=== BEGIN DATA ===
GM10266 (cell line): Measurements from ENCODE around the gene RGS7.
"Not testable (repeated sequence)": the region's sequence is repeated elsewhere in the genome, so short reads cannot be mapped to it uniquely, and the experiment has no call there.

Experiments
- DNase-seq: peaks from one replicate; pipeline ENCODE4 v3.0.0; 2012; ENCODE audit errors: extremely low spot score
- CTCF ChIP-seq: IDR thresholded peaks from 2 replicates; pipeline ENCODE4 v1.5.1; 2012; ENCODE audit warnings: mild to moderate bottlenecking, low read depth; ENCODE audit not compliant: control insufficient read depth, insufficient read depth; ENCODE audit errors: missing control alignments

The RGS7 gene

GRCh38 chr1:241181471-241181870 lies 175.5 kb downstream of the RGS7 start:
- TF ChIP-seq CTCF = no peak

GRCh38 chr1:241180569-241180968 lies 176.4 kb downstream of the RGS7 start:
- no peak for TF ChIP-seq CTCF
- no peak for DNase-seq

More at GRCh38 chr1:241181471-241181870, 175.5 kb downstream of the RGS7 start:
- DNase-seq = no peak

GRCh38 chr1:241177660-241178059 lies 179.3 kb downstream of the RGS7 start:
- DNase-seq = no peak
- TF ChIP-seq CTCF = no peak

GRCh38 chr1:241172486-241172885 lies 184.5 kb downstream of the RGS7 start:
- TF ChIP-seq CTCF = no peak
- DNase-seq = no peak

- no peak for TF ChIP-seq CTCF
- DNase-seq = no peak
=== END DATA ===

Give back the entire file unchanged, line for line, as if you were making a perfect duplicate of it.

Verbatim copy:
GM10266 (cell line): Measurements from ENCODE around the gene RGS7.
"Not testable (repeated sequence)": the region's sequence is repeated elsewhere in the genome, so short reads cannot be mapped to it uniquely, and the experiment has no call there.

Experiments
- DNase-seq: peaks from one replicate; pipeline ENCODE4 v3.0.0; 2012; ENCODE audit errors: extremely low spot score
- CTCF ChIP-seq: IDR thresholded peaks from 2 replicates; pipeline ENCODE4 v1.5.1; 2012; ENCODE audit warnings: mild to moderate bottlenecking, low read depth; ENCODE audit not compliant: control insufficient read depth, insufficient read depth; ENCODE audit errors: missing control alignments

The RGS7 gene

GRCh38 chr1:241181471-241181870 lies 175.5 kb downstream of the RGS7 start:
- TF ChIP-seq CTCF = no peak

GRCh38 chr1:241180569-241180968 lies 176.4 kb downstream of the RGS7 start:
- no peak for TF ChIP-seq CTCF
- no peak for DNase-seq

More at GRCh38 chr1:241181471-241181870, 175.5 kb downstream of the RGS7 start:
- DNase-seq = no peak

GRCh38 chr1:241177660-241178059 lies 179.3 kb downstream of the RGS7 start:
- DNase-seq = no peak
- TF ChIP-seq CTCF = no peak

GRCh38 chr1:241172486-241172885 lies 184.5 kb downstream of the RGS7 start:
- TF ChIP-seq CTCF = no peak
- DNase-seq = no peak

- no peak for TF ChIP-seq CTCF
- DNase-seq = no peak